The backdrop to the spending plans announced this week is a deeper and longer lasting economic impact than hoped for at the start of the Covid-19 crisis. 

Despite the bad news about the economy there was some good news for low-income families. People earning under £24,000 were exempt from the public-sector pay freeze and the National Minimum Wage was extended to those aged 23 and 24. 

Yet the Spending Review 2020 did nothing to address the nationwide concern around child poverty. Given that 70% of children living in poverty are in a working household, a real boost to the National Minimum Wage would have benefitted poorer families.

Pre-covid this was expected to rise to £9.21 an hour from next April but is now considerably less at an increase of 18p an hour to £8.91 an hour. Due to the tapering away of benefit, people who rely on Universal Credit and who work 35 hours at the minimum wage will see a rise of just £7.25 a month.

With unemployment predicted to rise to 7.5% it was particularly disappointing that no commitment was given to continue the £20 a week uplift in Universal Credit and Working Tax Credits or the suspension of the Minimum Income Floor.

Analysis by Policy in Practice showed that these measures increased the average take home income of households in receipt of Universal Credit by over £90 a month and meant that 6% of households who previously could not meet their outgoings were now able to do. Removal of these measures in April 2021 will have a major impact on households already struggling.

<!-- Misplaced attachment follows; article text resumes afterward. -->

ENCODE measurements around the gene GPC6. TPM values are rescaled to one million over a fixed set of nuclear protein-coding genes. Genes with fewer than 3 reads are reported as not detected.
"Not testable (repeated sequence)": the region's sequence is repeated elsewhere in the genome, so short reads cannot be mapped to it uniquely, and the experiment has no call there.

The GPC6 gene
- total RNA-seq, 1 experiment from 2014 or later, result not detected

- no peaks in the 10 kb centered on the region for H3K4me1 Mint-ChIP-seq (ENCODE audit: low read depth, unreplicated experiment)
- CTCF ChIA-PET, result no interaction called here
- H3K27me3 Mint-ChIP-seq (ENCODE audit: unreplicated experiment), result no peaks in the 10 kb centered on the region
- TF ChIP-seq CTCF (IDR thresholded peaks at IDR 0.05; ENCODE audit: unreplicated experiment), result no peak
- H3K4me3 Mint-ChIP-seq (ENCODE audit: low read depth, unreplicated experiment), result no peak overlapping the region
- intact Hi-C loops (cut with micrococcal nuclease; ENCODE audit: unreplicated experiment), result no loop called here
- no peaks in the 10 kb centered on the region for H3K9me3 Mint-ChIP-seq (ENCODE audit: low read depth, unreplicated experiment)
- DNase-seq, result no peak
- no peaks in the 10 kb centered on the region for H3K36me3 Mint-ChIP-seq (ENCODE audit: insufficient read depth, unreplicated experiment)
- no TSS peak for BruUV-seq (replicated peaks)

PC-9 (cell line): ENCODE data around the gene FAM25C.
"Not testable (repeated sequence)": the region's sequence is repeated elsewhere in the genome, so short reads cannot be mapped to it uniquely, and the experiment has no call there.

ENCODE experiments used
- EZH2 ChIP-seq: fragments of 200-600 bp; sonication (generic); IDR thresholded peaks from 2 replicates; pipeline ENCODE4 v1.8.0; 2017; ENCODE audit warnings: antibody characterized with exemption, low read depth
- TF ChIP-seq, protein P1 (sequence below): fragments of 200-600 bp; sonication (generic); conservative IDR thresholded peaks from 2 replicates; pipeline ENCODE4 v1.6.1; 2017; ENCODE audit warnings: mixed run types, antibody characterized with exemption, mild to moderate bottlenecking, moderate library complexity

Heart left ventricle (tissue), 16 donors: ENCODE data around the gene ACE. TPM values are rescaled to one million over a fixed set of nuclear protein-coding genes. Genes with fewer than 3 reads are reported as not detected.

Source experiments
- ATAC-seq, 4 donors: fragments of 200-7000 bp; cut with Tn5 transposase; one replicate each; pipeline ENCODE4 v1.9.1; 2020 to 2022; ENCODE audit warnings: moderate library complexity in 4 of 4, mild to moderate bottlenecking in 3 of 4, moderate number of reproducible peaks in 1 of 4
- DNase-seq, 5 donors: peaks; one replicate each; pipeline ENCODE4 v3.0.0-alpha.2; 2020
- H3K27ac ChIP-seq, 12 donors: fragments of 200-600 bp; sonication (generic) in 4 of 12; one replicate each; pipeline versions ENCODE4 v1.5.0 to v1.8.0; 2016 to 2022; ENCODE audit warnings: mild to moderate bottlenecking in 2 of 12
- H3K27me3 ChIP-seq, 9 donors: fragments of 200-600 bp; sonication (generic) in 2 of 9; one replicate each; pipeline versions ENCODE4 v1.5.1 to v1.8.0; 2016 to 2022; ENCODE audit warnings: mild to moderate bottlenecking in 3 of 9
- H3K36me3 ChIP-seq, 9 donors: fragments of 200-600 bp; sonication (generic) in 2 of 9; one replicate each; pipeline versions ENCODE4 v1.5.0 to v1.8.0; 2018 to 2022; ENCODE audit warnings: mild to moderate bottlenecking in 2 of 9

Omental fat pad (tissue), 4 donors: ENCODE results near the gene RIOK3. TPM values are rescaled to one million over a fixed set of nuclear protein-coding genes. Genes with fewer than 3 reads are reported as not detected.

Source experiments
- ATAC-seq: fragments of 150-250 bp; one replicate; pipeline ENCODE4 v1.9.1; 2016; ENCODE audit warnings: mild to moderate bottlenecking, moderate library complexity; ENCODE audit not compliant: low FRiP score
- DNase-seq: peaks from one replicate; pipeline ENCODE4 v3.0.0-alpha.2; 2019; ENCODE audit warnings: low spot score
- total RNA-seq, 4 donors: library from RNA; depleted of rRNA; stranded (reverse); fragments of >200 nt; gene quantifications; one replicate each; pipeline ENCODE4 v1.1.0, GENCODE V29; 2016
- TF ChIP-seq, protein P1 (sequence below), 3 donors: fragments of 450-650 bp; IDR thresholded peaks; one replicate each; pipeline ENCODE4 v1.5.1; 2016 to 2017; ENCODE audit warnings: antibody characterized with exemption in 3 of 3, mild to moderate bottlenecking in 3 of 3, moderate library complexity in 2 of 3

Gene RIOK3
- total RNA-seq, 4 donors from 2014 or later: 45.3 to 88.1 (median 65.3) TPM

Individual advice is essential. Self employed households may be better off moving from legacy benefits to Universal Credit in the short-term but will be worse off if the Minimum Income Floor is introduced in April. 

The Spending Review 2020 outlined additional funds for councils including £1.55 billion for additional Covid expenditure, £762 million to cover uncollected council tax payments, and £670 million to help low-income council tax payers. Councils will need to ensure that their discretionary support is well targeted to support their residents who are most in need.

Alongside better integration with local services, it’s essential that councils have the tools to tackle debt, food and financial worries, so people are in a position to effectively look for work.

Those working at the frontline will hope that the government reconsiders the impact of an income shock caused by the withdrawal of these measures in the Spring budget.

We urge the government to revisit the decision to freeze housing support for private tenants as demand for affordable homes for households in receipt of benefits is soon likely to outstrip supply, risking debt and homelessness. 

The government should also increase the National Minimum Wage to the levels planned pre-Covid. 

With unemployment set to rise to 2.6 million next year frontline organisations are more important than ever. They need to be equipped to provide welfare advice to help people affected by Covid to make decisions that are right for them.